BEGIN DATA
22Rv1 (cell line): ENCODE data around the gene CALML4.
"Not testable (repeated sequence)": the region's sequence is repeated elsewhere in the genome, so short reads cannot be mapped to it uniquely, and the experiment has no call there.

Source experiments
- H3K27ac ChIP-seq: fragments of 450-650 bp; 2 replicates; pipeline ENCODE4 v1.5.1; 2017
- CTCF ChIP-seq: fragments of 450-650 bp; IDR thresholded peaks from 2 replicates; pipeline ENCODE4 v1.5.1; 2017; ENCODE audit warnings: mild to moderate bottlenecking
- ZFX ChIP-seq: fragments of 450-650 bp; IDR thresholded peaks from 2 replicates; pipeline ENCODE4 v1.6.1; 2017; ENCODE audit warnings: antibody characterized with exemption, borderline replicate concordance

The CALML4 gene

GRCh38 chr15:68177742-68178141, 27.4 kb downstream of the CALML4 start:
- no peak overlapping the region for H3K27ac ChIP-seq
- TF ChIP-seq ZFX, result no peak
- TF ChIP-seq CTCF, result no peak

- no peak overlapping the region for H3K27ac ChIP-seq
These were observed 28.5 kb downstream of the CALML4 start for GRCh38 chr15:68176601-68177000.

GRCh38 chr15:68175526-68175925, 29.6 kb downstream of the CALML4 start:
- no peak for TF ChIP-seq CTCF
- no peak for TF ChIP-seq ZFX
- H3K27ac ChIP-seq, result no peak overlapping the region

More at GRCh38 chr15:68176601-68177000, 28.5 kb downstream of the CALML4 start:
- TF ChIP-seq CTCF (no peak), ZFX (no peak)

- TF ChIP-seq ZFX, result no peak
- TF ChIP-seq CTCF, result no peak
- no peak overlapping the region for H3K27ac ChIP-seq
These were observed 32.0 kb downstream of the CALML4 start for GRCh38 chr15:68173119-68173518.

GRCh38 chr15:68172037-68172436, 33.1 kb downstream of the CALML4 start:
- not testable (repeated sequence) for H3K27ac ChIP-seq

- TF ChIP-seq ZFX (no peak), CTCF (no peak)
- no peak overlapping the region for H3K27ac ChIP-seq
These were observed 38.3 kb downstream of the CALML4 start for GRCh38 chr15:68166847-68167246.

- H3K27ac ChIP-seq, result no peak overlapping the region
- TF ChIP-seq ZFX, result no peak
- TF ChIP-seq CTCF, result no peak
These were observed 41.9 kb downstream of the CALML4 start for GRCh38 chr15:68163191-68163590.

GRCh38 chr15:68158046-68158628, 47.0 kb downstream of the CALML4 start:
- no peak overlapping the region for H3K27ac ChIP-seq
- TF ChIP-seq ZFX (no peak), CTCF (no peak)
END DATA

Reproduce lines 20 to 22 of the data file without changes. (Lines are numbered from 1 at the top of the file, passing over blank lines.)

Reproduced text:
- TF ChIP-seq ZFX, result no peak
- TF ChIP-seq CTCF, result no peak
- no peak overlapping the region for H3K27ac ChIP-seq